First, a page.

• While the church is not a business, the priest does have a job intricately related to her/his being. This is why Rome identifies it as an ontological transformation.

  13. Another way to put this is that while clergy are usually pretty friendly, they should probably not establish the “friend” relationship with congregants/parishioners, for the simple reason that the pastoral relationship is one-directional, from pastor to the people. As an ordained person I have needs like anybody else, but those needs need to be taken care of outside of my church appointment. My friends may be colleagues, they may be family, and they may be completely outside my parish and denomination; they should not be the folks to whom I have a professional responsibility. Otherwise we might get into a codependent relationship.

    I’ve seen clergy who have blurred these lines. Sometimes they are folks who ally themselves with the congregation against the institution of the church as a means of building solidarity and feeding one’s sense of having the truth. In a few cases these are people who are involved in misconduct, whether sexualized violence, sexual exploitation, or schismatic activity. It’s unhealthy, like not realizing that the cemetery fund isn’t there to be borrowed from to pay for your travel. I’ve known clergy who have hidden their alcoholism by getting drunk with selected parishioners. It’s not healthy.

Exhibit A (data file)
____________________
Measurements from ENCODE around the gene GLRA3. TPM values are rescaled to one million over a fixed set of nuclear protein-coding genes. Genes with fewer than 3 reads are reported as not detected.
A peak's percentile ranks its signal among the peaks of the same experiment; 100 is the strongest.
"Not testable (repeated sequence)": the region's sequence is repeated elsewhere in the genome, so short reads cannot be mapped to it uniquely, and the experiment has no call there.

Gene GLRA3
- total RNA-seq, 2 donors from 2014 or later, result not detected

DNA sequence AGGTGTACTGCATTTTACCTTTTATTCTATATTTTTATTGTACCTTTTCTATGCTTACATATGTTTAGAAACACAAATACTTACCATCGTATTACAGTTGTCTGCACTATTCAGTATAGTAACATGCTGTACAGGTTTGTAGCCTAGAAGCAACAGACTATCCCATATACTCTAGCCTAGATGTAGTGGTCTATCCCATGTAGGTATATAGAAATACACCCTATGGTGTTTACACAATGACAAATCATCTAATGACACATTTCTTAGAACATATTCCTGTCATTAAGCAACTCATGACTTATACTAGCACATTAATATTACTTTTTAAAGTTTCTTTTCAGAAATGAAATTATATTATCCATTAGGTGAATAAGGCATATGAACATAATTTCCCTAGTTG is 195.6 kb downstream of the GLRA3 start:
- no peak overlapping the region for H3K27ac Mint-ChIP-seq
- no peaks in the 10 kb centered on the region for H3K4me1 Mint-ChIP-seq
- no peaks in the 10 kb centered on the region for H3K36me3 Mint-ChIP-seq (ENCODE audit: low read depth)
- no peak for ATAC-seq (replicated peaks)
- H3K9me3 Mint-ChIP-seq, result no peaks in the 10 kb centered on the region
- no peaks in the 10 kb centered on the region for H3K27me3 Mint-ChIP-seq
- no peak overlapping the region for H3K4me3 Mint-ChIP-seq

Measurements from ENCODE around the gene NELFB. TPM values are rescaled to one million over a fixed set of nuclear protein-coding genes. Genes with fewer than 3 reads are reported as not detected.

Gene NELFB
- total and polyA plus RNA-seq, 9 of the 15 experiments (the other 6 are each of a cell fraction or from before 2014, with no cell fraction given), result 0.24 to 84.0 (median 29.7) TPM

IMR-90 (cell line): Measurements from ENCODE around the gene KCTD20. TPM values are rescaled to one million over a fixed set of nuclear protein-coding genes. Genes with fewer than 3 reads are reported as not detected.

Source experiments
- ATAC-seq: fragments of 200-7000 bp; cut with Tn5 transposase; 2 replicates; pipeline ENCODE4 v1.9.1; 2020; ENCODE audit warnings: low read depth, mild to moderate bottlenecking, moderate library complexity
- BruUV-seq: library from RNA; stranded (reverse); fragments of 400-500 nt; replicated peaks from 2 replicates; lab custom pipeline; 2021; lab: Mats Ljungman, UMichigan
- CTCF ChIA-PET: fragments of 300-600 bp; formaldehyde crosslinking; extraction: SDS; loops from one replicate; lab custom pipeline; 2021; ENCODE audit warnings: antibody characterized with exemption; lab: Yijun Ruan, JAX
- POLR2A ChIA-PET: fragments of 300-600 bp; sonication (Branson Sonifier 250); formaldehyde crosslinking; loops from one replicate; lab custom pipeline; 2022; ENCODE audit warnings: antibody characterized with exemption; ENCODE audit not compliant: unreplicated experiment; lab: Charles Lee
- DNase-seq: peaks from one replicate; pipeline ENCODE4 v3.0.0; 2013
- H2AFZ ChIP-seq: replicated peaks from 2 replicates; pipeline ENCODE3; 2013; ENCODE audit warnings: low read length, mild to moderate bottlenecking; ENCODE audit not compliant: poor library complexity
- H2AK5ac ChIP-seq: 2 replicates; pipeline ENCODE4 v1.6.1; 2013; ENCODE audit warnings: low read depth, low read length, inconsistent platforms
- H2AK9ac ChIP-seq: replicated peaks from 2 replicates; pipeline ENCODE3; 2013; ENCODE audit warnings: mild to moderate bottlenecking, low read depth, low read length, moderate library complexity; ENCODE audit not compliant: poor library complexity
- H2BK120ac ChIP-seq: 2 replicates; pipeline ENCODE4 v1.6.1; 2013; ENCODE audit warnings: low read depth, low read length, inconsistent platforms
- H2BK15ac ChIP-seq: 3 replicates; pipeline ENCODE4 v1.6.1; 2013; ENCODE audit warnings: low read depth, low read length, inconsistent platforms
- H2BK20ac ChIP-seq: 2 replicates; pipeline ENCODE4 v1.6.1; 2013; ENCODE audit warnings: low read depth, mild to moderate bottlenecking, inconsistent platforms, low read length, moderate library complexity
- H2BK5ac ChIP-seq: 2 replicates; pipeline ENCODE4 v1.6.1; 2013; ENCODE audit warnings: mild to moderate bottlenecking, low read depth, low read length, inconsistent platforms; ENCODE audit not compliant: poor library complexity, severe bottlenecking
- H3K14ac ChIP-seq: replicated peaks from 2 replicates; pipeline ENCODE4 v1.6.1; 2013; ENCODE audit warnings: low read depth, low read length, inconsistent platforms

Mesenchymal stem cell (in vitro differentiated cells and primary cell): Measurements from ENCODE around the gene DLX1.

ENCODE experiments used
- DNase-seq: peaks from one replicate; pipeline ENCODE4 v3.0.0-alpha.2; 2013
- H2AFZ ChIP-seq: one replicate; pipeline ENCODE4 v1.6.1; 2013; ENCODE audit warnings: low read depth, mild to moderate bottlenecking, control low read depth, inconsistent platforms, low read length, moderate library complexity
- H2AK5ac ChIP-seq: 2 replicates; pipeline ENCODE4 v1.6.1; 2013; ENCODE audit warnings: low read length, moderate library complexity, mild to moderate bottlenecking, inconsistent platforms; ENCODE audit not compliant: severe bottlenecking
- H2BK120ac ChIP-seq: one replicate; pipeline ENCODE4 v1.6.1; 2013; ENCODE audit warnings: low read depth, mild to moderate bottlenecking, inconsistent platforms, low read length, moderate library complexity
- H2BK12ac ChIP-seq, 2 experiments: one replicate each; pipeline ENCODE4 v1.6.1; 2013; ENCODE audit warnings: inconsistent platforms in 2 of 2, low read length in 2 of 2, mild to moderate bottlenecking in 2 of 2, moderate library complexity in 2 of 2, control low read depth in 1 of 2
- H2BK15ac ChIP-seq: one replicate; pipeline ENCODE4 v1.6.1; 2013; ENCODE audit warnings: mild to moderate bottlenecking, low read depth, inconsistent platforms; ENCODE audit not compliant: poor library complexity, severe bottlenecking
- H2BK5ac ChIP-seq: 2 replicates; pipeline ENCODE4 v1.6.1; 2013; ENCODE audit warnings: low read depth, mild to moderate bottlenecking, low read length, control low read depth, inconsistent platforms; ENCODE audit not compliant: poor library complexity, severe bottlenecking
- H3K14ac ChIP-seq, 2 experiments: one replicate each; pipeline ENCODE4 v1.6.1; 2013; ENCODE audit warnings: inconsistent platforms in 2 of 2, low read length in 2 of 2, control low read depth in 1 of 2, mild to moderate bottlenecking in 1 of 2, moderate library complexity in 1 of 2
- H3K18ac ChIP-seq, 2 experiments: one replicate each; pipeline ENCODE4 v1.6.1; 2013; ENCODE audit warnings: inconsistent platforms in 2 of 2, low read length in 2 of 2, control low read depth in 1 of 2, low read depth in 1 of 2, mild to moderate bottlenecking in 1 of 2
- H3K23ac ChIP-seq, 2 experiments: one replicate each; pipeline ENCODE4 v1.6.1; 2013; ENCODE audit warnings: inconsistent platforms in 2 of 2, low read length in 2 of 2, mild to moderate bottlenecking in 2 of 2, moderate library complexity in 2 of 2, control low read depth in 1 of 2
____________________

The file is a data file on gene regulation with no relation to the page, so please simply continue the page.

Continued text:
I’m not saying that clergy cannot be vulnerable and talk about their own issues – but such talk needs to be from a place of confidence where these issues are being addressed or have been addressed. Nobody wants the clergy to bleed in the pulpit and seek affirmation that way. It’s safe to say, “I once was lost, but now I’m found, was blind but now I see.” It’s not okay to say to the congregation,
    “I want you to want me.
    I need you to need me.
    I’d love you to love me.
    I’m beggin’ you to beg me.”

    This needs to be explained to the lay leadership. Supervisors need to ensure that clergy have outside support and are working to build up friendships.

  14. This cultural dysfunction is a large part of why The ManKind Project was started. We don’t need pastors who we confide in on a different level from our friends–we need better friends–a tribe that has been through the hero’s journey with us at our side and to whom we can tell anything, because we provide them with the very same support. Aho!

    • Could be very true. Always happy to be worked out of a job. That being said, there comes a certain degree of aid from training…which pastors have and friends do not. But I’m all for deep friendship, and I like (most) of what the Mankind Project is attempting to do in the world.